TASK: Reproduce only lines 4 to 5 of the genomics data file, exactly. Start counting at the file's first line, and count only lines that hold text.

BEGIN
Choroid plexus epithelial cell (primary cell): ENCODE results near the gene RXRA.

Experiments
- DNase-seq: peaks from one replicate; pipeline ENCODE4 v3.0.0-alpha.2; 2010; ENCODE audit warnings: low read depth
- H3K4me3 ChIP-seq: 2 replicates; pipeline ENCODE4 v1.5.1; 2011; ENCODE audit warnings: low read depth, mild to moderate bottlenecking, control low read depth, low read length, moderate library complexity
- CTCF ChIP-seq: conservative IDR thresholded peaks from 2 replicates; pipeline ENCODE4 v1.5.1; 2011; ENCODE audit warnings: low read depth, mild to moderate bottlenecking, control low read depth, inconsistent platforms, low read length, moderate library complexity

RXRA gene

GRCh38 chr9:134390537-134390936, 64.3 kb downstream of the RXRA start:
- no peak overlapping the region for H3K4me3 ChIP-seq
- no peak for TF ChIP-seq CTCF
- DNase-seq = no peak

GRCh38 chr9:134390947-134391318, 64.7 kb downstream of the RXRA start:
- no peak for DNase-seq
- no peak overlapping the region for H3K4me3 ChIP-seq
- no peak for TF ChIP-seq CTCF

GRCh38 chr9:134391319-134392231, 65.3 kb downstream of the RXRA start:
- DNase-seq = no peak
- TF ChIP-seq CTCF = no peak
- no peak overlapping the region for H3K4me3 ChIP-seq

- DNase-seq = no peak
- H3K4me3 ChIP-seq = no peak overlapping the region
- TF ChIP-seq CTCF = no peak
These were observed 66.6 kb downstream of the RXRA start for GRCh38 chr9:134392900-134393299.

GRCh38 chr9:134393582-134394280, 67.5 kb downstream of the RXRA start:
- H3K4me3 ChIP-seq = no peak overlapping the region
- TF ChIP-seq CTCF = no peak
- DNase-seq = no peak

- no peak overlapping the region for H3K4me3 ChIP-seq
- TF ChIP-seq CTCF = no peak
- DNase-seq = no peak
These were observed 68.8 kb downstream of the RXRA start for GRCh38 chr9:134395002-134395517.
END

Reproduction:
- H3K4me3 ChIP-seq: 2 replicates; pipeline ENCODE4 v1.5.1; 2011; ENCODE audit warnings: low read depth, mild to moderate bottlenecking, control low read depth, low read length, moderate library complexity
- CTCF ChIP-seq: conservative IDR thresholded peaks from 2 replicates; pipeline ENCODE4 v1.5.1; 2011; ENCODE audit warnings: low read depth, mild to moderate bottlenecking, control low read depth, inconsistent platforms, low read length, moderate library complexity